The Pandemic Has Accelerated and Spawned Trends That Startups and Small Businesses Can Leverage

(This article was written by Bernhard Schroeder and appeared on forbes.com.)

It’s very rare that markets and consumers are all shifted in real time together. Normally, trends begin slowly, starting in a few industries and in micro segments of the population and then they grow over time. With the pandemic, there have been wholesale shifts in consumer behavior, which are rapidly driving new trends across multiple industries. Not to make the pandemic sound like a good thing but this is a perfect storm for people who want to start companies or small businesses that can pivot to provide new products and services based on these accelerated trends.

In the 25 years of marketing and entrepreneurship, I have never seen this massive a shift in consumer behavior all at one time. It’s unprecedented. However, it does create opportunity for those who want to leverage these rapidly accelerated trends. While all trends are not equal, I believe most of these trends are here to stay. Here are several of them below that you might be able to leverage into a startup company.

Live Streaming eCommerce. Just before the pandemic started, I had a startup team contact me from Asia about advising them on their live streaming ecommerce platform. I knew little about live streaming ecommerce, so I did some research. Live streaming ecommerce in China, for example, is exploding. The Amazon equivalent in China is Alibaba and their live streaming e-commerce platform Taobao generated more than $15 billion in sales in just 2019.The pandemic will fuel the live streaming ecommerce market to grow even bigger and faster than it has over the past few years.

Virtual Companions. This one is fascinating as quite a few companies in the late 90’s were funded to provide virtual worlds where people could meet and hangout through their personal avatars. These startups never really took off. But as people today easily move about in social media and dating sites, they have become accustomed to online as an acceptable medium so their expectations have evolved, and some people will start to seek out virtual personalities online. If Peloton can have a virtual “real” trainer push you faster on your ride, then you are probably open to other online experiences and perhaps even virtual experts, coaches and friends.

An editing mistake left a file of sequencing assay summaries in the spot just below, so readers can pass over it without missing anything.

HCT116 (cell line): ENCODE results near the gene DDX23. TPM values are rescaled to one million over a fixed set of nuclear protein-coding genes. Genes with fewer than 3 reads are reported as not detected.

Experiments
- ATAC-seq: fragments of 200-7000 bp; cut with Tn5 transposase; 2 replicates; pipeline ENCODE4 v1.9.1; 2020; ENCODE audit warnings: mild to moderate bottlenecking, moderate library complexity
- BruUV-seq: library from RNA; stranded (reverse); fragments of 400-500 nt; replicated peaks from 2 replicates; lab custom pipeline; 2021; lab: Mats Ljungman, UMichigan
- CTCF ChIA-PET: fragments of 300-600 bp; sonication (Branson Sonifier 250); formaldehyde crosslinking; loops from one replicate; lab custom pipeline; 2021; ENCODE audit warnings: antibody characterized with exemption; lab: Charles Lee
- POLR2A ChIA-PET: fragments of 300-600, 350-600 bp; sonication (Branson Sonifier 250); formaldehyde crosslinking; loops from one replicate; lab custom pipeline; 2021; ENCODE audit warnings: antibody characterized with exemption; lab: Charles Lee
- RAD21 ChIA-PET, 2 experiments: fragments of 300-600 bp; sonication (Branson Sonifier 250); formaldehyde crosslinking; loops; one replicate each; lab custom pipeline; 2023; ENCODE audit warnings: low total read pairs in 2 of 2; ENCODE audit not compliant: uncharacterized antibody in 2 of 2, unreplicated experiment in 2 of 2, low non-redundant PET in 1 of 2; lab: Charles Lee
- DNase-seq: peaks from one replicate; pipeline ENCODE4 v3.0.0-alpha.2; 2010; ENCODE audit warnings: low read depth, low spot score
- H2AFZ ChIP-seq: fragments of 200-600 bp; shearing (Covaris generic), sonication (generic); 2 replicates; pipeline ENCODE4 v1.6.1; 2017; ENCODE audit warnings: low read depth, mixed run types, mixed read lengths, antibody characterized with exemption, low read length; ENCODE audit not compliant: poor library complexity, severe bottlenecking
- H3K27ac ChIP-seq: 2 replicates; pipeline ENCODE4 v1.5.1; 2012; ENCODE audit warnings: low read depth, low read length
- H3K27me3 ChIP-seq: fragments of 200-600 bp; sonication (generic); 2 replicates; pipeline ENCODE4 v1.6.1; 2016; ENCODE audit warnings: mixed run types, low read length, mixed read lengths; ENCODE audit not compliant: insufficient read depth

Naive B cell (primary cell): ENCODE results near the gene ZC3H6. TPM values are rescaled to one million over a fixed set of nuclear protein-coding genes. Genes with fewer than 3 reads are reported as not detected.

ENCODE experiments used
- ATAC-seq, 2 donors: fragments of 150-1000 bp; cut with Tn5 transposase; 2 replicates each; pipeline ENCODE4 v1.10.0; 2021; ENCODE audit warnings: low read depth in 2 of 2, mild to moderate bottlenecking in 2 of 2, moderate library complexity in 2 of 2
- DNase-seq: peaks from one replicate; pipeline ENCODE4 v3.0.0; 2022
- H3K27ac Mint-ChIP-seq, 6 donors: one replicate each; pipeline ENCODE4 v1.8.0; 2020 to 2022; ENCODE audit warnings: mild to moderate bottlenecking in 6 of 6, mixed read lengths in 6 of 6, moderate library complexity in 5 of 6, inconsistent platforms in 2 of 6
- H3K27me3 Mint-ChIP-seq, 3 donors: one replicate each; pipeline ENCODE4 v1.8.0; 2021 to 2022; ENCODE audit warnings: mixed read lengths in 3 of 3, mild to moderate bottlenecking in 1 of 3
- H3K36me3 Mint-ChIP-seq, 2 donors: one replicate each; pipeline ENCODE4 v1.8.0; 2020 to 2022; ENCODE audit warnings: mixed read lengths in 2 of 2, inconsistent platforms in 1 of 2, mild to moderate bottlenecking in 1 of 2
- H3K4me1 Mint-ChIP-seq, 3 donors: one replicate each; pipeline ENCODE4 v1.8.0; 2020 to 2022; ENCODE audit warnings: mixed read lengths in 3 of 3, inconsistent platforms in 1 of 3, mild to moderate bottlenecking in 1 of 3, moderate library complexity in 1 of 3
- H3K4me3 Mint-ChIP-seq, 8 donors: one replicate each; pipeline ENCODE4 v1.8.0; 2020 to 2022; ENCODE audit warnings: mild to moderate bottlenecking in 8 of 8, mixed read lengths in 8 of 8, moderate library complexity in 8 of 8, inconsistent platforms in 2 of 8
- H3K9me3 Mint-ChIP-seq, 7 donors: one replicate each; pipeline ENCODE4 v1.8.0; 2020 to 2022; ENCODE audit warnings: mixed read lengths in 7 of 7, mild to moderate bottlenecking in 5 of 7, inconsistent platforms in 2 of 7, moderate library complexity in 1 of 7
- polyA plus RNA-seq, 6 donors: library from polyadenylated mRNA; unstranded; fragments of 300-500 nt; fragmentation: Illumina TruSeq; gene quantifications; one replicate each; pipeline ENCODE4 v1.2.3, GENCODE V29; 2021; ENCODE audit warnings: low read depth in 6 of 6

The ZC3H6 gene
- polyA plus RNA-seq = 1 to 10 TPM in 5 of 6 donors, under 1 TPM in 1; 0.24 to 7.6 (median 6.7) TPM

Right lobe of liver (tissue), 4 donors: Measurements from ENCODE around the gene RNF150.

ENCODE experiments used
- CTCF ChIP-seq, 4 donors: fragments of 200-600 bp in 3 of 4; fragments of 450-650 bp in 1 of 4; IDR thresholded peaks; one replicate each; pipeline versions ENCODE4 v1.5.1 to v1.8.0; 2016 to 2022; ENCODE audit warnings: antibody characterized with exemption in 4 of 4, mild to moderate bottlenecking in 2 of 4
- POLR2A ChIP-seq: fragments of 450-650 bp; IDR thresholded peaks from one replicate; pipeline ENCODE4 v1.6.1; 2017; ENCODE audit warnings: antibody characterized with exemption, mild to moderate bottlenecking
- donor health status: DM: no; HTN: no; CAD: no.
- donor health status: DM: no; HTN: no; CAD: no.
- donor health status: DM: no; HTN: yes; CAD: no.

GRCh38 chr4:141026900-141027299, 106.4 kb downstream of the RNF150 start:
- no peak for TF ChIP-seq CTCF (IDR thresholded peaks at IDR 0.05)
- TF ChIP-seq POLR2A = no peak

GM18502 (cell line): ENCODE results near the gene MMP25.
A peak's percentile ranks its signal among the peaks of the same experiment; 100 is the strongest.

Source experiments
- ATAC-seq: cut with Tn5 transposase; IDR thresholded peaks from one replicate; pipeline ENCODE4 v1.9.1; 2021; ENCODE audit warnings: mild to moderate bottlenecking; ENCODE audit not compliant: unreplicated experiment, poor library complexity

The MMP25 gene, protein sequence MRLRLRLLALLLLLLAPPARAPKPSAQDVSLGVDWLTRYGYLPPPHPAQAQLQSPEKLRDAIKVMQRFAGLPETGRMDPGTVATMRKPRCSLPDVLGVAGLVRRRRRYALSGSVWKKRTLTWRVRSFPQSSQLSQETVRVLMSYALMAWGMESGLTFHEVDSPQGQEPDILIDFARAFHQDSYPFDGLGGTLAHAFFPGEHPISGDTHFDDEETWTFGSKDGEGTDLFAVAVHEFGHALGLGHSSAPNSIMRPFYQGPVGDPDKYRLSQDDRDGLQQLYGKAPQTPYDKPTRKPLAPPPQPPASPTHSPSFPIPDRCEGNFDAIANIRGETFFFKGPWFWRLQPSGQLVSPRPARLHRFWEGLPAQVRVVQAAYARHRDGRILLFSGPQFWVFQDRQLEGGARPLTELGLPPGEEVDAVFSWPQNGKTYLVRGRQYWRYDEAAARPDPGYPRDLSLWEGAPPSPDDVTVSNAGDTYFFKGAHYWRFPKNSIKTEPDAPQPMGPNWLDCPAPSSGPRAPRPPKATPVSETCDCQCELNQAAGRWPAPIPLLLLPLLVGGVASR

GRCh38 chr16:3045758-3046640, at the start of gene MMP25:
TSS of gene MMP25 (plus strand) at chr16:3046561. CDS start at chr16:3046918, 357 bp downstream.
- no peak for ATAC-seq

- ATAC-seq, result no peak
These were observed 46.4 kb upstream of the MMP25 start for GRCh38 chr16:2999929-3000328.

Self-Improvement. While quite a few people will argue about the pandemic-related shutdowns affecting colleges, workplaces and a myriad of other venues, people have more rapidly accepted online video for education, meetings, sales calls, etc. The next catalyst in this “self-isolation” world is self-improvement through online platforms. Whether that’s for education, certification, cooking or even mental health issues, there are a variety of opportunities for startups or small businesses.

Virtual Experiences. How do you go to a conference or a trade show event if you, well, can’t go? If you can’t do Coachella live, or U2 cannot tour, how do you shift your business model? We have probably heard about some employees doing virtual “happy hours” as a way if staying connected at their company. That’s fine but it will wear thin quickly. The real opportunity is to somehow provide the experience and connectively of former live events to a virtual one that actually can sustain itself over time, even after the end of the pandemic. 3D and virtual platforms will probably come to professional sports and events more rapidly but who will provide the business solutions that allow people to meet, converse and do business in a way that does not involve Zoom?

Mental Wellness. The pandemic is not the only thing causing people mental anguish although the effects of isolation are already being felt. Even before it triggered a global public health crisis and raised fears of a deep economic slump, quite a few people were facing other issues that could impact their mental health: always-on social media competition, lack of confidence, not enough affordable housing, climate and energy issues, career concerns and so on. Future platforms and services that can help improve people’s mental wellbeing and overall health will be welcomed with open arms.